Through most of the twentieth century, history was certainly on dad’s side: Pogroms in Europe, lynchings in the U. S., Kristallnacht in Berlin. Better to live in sixties America, he felt, with the citizenry atomized in suburban sprawl and ethnicity de-emphasized. Spread money through the economically depressed areas. Anesthetize the populace. Keep them happy. Keep them apart.
As we begin our new century, ubiquitous personal communications technologies (email, i-mail, wireless computing, cell phones) have made assembling a crowd easier and quicker than ever. When Samuel Morse was developing the telegraph in the mid-nineteenth century (courtesy of a government research grant), he had a vision of technology delivering to the people the “godly” ability to be two places at once. When explaining why he chose the biblical phrase “What hath God wrought” as the first telegraph transmission, Morse was explicit in stating that instantaneous communication was an emulation — however feint — of divine powers.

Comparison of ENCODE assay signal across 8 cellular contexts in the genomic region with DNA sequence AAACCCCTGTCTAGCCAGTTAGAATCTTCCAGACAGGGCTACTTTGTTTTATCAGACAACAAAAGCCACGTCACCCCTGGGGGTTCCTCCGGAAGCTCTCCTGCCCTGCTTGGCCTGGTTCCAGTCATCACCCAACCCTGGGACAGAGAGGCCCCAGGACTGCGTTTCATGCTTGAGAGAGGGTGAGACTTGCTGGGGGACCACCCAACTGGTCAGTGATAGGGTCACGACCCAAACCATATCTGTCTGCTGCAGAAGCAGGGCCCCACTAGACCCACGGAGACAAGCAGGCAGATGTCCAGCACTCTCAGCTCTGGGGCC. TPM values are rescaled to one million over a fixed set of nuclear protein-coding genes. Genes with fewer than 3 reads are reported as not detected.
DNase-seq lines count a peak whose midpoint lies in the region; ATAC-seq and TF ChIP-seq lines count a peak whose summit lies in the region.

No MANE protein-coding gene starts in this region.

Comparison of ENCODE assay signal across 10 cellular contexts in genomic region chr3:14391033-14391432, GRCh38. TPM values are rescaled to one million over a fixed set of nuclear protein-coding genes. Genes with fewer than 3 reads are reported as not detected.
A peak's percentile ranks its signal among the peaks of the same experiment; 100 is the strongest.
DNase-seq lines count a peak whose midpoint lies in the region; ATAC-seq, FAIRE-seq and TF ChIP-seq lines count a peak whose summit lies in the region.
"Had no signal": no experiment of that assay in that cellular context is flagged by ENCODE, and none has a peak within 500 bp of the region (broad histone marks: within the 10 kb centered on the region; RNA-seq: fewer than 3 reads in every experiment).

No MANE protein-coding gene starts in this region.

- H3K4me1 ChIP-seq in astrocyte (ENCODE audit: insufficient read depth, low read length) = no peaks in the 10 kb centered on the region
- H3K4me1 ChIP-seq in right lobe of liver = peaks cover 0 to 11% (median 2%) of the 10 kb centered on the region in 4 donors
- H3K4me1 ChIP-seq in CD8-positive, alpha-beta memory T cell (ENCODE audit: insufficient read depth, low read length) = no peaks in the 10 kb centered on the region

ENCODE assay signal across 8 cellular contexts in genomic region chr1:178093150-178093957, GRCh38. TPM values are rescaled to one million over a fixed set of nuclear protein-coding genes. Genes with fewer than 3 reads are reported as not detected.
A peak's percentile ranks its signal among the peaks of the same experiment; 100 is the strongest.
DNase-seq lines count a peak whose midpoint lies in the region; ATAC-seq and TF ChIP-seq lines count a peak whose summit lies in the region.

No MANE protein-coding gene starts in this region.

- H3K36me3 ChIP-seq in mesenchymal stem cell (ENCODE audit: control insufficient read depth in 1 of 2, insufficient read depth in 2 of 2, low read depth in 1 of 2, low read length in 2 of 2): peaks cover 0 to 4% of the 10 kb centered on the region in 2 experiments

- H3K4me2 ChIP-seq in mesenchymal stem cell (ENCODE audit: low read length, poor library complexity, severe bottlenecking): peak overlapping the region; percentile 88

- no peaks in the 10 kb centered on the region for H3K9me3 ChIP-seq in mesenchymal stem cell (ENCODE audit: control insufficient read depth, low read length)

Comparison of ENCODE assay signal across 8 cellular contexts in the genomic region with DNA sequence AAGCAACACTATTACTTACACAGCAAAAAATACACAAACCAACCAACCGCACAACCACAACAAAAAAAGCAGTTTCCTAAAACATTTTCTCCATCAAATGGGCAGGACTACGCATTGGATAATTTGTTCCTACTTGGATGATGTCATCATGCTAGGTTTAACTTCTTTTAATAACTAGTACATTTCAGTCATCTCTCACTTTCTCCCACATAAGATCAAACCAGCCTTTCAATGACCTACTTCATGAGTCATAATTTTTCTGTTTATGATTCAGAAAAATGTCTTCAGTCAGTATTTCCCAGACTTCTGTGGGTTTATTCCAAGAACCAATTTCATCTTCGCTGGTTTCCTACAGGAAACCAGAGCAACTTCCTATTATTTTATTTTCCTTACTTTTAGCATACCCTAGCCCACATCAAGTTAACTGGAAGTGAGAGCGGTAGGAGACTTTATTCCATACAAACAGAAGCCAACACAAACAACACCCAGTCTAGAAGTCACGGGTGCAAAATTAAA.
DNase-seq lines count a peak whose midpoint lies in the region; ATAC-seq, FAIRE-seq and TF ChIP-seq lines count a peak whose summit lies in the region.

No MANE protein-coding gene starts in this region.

Today, Morse’s vision is at least half fulfilled: average people now possess the extremely powerful ability to both communicate instantaneously and be in two places at once. Inevitably, most of the uses people choose for these powers are hardly divine. In WTO cities like Seattle, Florence, and Cancun, a weird mélange of international interest groups (with internally contradictory goals) unify to wreak havoc and worse. In Gaza this summer, each time Israeli helicopters surgically terminated a Hamas biggie, crowds turned into mobs, with ritual car dismemberment becoming de rigueur. In Najaf, Iraq, 400,000 spontaneously gathered for a funeral of a religious leader. In each case, the tom toms fomenting rage were digital, invisible, and immediate.
But recently, here in the United States, we are applying these new technologies in a far different manner, creating new types of crowds — in groups that civilization has never seen before. In fact, we are witnessing the emergence of distinctly American crowds. And, dad’s suspicions notwithstanding, that might not be such a bad thing.
This summer, three new types of crowd appeared, with varying degrees of historical and cultural significance. Observed together, they illuminate an important moment in our social evolution.
1. The “Flash Mob”